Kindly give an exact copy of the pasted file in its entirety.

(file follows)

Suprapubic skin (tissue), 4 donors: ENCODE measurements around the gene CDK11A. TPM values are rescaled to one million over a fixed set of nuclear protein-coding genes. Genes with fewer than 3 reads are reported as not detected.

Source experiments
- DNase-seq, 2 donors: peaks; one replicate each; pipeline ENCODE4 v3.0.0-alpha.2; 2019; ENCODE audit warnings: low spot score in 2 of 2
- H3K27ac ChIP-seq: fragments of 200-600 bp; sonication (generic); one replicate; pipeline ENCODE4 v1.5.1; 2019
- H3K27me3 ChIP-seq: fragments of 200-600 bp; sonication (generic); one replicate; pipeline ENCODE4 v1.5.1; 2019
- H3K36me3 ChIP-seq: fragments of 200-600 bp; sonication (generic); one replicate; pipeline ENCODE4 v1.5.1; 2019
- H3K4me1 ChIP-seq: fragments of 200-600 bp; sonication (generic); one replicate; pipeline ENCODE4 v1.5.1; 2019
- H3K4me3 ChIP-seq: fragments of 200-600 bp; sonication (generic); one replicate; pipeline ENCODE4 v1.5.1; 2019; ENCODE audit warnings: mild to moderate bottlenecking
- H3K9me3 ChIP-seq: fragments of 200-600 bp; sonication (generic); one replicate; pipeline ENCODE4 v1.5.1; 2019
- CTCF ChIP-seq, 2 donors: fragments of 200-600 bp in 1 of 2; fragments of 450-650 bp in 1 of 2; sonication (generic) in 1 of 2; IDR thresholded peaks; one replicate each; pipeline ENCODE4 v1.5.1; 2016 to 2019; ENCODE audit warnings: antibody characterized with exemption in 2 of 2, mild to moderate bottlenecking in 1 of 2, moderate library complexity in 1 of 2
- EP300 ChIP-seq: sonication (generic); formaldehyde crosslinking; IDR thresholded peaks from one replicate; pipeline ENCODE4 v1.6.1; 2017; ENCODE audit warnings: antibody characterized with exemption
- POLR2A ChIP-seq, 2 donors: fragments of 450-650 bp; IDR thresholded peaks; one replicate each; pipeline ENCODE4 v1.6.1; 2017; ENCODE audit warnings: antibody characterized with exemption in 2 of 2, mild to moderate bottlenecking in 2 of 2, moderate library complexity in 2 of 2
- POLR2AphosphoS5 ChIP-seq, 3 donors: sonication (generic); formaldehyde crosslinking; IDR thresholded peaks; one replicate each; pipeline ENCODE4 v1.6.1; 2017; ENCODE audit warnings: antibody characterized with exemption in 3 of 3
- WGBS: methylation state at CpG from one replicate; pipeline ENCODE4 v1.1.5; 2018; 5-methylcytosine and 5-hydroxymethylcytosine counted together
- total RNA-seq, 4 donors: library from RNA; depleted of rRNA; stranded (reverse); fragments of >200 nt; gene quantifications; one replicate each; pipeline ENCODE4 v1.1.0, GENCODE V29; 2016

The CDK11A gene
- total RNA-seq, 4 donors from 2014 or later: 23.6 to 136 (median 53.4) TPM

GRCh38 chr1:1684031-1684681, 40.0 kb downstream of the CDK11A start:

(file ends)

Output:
Suprapubic skin (tissue), 4 donors: ENCODE measurements around the gene CDK11A. TPM values are rescaled to one million over a fixed set of nuclear protein-coding genes. Genes with fewer than 3 reads are reported as not detected.

Source experiments
- DNase-seq, 2 donors: peaks; one replicate each; pipeline ENCODE4 v3.0.0-alpha.2; 2019; ENCODE audit warnings: low spot score in 2 of 2
- H3K27ac ChIP-seq: fragments of 200-600 bp; sonication (generic); one replicate; pipeline ENCODE4 v1.5.1; 2019
- H3K27me3 ChIP-seq: fragments of 200-600 bp; sonication (generic); one replicate; pipeline ENCODE4 v1.5.1; 2019
- H3K36me3 ChIP-seq: fragments of 200-600 bp; sonication (generic); one replicate; pipeline ENCODE4 v1.5.1; 2019
- H3K4me1 ChIP-seq: fragments of 200-600 bp; sonication (generic); one replicate; pipeline ENCODE4 v1.5.1; 2019
- H3K4me3 ChIP-seq: fragments of 200-600 bp; sonication (generic); one replicate; pipeline ENCODE4 v1.5.1; 2019; ENCODE audit warnings: mild to moderate bottlenecking
- H3K9me3 ChIP-seq: fragments of 200-600 bp; sonication (generic); one replicate; pipeline ENCODE4 v1.5.1; 2019
- CTCF ChIP-seq, 2 donors: fragments of 200-600 bp in 1 of 2; fragments of 450-650 bp in 1 of 2; sonication (generic) in 1 of 2; IDR thresholded peaks; one replicate each; pipeline ENCODE4 v1.5.1; 2016 to 2019; ENCODE audit warnings: antibody characterized with exemption in 2 of 2, mild to moderate bottlenecking in 1 of 2, moderate library complexity in 1 of 2
- EP300 ChIP-seq: sonication (generic); formaldehyde crosslinking; IDR thresholded peaks from one replicate; pipeline ENCODE4 v1.6.1; 2017; ENCODE audit warnings: antibody characterized with exemption
- POLR2A ChIP-seq, 2 donors: fragments of 450-650 bp; IDR thresholded peaks; one replicate each; pipeline ENCODE4 v1.6.1; 2017; ENCODE audit warnings: antibody characterized with exemption in 2 of 2, mild to moderate bottlenecking in 2 of 2, moderate library complexity in 2 of 2
- POLR2AphosphoS5 ChIP-seq, 3 donors: sonication (generic); formaldehyde crosslinking; IDR thresholded peaks; one replicate each; pipeline ENCODE4 v1.6.1; 2017; ENCODE audit warnings: antibody characterized with exemption in 3 of 3
- WGBS: methylation state at CpG from one replicate; pipeline ENCODE4 v1.1.5; 2018; 5-methylcytosine and 5-hydroxymethylcytosine counted together
- total RNA-seq, 4 donors: library from RNA; depleted of rRNA; stranded (reverse); fragments of >200 nt; gene quantifications; one replicate each; pipeline ENCODE4 v1.1.0, GENCODE V29; 2016

The CDK11A gene
- total RNA-seq, 4 donors from 2014 or later: 23.6 to 136 (median 53.4) TPM

GRCh38 chr1:1684031-1684681, 40.0 kb downstream of the CDK11A start: